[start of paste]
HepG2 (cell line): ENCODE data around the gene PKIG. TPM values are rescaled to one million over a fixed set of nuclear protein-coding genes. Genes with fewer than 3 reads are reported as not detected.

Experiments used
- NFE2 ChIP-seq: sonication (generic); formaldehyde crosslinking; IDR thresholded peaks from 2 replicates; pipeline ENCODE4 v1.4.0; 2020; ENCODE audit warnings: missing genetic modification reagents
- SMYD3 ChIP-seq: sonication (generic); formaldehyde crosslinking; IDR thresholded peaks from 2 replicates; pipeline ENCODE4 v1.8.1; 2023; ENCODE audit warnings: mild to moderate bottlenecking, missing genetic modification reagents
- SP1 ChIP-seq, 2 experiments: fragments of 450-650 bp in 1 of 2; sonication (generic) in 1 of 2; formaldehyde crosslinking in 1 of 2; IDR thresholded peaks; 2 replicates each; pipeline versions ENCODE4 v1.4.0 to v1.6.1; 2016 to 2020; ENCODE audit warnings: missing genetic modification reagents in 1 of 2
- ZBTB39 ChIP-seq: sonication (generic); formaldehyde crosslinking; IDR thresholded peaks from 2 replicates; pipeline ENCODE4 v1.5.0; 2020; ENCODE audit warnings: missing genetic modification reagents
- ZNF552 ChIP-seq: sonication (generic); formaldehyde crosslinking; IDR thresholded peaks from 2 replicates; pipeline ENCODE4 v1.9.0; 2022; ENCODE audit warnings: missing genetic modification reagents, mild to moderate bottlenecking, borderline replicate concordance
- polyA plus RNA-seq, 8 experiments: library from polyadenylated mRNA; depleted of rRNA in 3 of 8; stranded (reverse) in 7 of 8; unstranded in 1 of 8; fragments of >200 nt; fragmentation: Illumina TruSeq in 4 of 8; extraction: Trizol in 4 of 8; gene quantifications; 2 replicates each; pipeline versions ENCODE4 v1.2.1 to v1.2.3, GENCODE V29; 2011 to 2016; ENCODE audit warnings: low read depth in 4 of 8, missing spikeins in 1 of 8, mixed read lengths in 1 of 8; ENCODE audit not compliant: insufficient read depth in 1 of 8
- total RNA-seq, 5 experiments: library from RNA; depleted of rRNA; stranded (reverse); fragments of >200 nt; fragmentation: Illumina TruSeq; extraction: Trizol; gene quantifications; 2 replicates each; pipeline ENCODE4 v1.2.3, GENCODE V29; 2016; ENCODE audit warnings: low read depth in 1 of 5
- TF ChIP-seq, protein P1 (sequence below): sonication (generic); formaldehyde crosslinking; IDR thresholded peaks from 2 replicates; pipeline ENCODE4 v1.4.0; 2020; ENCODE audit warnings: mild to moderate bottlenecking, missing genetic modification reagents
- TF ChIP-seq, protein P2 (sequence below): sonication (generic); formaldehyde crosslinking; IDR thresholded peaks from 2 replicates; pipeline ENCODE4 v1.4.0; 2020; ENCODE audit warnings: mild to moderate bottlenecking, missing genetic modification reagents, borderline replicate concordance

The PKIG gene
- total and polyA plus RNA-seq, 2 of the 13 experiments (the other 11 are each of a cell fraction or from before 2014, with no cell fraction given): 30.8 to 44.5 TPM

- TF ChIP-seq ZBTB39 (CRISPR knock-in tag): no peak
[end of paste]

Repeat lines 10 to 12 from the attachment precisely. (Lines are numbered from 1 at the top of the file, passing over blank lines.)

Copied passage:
- TF ChIP-seq, protein P1 (sequence below): sonication (generic); formaldehyde crosslinking; IDR thresholded peaks from 2 replicates; pipeline ENCODE4 v1.4.0; 2020; ENCODE audit warnings: mild to moderate bottlenecking, missing genetic modification reagents
- TF ChIP-seq, protein P2 (sequence below): sonication (generic); formaldehyde crosslinking; IDR thresholded peaks from 2 replicates; pipeline ENCODE4 v1.4.0; 2020; ENCODE audit warnings: mild to moderate bottlenecking, missing genetic modification reagents, borderline replicate concordance

The PKIG gene